This article was published in The Jordan Times on November 12, 2016.
Jordan is “in the right direction” to become a central hub for Arab and regional game producers, developers and publishers, especially if more focus is given to producing Arabic content, sector representatives said on Saturday.
Around 800 local gamers, game developers and publishers took part in the sixth Jordan Gaming Summit, organised by the King Abdullah II Fund for Development (KAFD), in cooperation with the Gaming Lab and the Jordan Gaming Task Force at the King Hussein Business Park.
Speaking at the one-day summit, Aykut Karaalioglu, the founder and CEO of Mobile Action, which provides data and reports on app markets, said product developers should work on “localising and optimising the product” to fit local users and players.
“If your product is not in the top 10 [search options], your app is invisible to the user,” he added.
Arabic is the fourth most commonly used language around the world, with more than 100 million Arab smartphone users, according to Hussam Hammo, the CEO of the Jordanian Tamatem Inc., which has published 40 games, with more than 35 million downloads in the Arab world.
“The biggest problem in the market is that there is no content in Arabic on the Internet in general,” he added.
Less than 1 per cent of the content on the Internet is in Arabic, according to Hammo, which motivates game publishers to start focusing on Arabic content.
“There is a huge gap in [the Arab gaming] market… The competition is… much less than other international gaming markets. [Arab] users are hungry for games with Arabic content,” he added.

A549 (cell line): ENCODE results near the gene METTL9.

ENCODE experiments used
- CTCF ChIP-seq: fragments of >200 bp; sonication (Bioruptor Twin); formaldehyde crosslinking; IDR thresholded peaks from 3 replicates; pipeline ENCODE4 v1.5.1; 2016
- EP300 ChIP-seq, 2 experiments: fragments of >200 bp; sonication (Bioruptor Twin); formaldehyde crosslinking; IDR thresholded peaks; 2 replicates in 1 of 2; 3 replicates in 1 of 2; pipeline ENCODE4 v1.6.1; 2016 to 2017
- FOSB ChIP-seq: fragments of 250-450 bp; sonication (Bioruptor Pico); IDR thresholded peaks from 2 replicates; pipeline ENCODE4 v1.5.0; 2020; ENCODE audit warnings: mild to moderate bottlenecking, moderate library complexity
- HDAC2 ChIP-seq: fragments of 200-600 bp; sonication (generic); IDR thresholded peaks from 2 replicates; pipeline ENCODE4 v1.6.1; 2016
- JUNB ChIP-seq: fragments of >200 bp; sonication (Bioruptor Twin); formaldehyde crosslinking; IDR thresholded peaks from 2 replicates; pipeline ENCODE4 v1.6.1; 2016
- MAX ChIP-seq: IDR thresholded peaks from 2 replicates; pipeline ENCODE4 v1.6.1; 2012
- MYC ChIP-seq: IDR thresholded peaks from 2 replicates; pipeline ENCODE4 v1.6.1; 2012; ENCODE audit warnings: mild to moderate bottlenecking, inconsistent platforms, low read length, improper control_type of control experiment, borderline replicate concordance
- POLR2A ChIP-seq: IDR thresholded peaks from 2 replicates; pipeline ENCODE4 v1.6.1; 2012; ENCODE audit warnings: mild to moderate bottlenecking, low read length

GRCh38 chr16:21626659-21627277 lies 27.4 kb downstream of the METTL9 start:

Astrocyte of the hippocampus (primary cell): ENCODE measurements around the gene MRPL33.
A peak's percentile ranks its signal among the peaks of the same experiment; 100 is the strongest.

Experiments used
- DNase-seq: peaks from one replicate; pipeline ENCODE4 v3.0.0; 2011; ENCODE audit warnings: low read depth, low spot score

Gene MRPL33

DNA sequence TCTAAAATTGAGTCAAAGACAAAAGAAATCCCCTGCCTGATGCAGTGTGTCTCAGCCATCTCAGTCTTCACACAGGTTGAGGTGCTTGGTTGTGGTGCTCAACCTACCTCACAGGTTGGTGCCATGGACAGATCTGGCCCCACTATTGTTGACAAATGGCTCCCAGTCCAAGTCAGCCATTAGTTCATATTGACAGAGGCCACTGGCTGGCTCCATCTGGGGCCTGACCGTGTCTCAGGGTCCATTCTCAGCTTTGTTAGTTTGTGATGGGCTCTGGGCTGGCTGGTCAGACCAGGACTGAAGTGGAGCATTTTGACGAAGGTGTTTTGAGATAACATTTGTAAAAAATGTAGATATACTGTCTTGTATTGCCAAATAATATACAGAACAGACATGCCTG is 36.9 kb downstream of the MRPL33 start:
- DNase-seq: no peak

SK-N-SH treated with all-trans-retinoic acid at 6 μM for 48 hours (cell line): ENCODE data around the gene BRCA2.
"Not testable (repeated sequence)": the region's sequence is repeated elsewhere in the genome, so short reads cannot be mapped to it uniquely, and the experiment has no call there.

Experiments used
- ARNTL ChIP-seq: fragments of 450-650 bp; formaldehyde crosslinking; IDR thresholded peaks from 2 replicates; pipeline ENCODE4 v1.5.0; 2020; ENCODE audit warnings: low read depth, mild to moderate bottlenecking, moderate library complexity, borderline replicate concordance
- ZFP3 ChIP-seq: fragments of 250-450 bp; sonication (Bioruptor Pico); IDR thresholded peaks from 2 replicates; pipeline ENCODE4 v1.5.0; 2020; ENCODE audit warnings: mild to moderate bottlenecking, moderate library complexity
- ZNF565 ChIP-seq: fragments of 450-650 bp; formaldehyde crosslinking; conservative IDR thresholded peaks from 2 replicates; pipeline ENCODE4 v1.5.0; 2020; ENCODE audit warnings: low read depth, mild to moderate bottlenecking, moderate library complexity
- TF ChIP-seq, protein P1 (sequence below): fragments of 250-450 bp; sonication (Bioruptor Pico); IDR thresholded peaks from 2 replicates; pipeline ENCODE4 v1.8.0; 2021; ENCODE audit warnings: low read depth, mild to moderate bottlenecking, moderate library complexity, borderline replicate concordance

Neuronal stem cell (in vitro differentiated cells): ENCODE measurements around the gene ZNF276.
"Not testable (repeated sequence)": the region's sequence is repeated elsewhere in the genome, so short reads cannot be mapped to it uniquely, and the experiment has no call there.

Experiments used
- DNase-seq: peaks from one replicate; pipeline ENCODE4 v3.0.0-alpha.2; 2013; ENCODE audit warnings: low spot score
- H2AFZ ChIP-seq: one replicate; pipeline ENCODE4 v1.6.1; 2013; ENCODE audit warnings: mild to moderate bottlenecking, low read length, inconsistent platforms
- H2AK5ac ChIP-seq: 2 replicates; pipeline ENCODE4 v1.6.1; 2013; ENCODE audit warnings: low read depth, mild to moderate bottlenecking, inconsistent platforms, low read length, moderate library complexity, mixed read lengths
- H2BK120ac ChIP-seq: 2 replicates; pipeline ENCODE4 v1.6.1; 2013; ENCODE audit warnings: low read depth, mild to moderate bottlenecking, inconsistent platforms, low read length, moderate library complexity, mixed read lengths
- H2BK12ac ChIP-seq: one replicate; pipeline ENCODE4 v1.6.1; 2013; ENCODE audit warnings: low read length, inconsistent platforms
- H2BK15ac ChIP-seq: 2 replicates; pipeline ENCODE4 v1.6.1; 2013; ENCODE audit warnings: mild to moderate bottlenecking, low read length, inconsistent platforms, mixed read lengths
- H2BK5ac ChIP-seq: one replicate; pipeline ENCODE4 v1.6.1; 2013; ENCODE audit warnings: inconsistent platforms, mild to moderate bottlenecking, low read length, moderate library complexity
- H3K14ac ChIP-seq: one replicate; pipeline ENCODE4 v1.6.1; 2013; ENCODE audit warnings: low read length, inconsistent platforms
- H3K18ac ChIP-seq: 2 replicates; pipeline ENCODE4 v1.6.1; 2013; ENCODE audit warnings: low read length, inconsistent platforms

The top gaming markets, according to game developers and publishers, are the Gulf Cooperation Council countries (specifically Saudi Arabia), Levant countries (Lebanon and Jordan mainly), and Egypt and North Africa.
“We like to think that the MENA region is one… I think we should understand that the markets differ from one country to another in this region, but we have to reach a formula that works for most markets,” said Joseph Shomali, the CEO and co-founder of Play 3arabi, which focuses on multiplayer games.
Mohammad Fahmi, the founder and CEO of Babil Games, said publishing a game depends on the market and its cultural background.
“I think that each market has its own mentality, religious beliefs and culture… Whenever we want to bring in partners, we have to get in discussions on what features are in the game for [Arab] users,” he said.
The market in the region, Fahmi added, is divided in half for iOS and Android community users. “It is easier to approach users with a free-to-play game at first, since users will not pay for something they haven’t experienced yet.”
Game developers can then add in-app purchases to get the users “more engaged” in the game, he explained.
Yusour Hassan, the manager of programme and initiative at the KAFD, said the summit aimed at encouraging local talents and discussing the challenges that gamers, game producers and publishers face in the MENA region.
The gaming industry in the Kingdom includes 16 companies that employ more than 500 workers, according to the KAFD.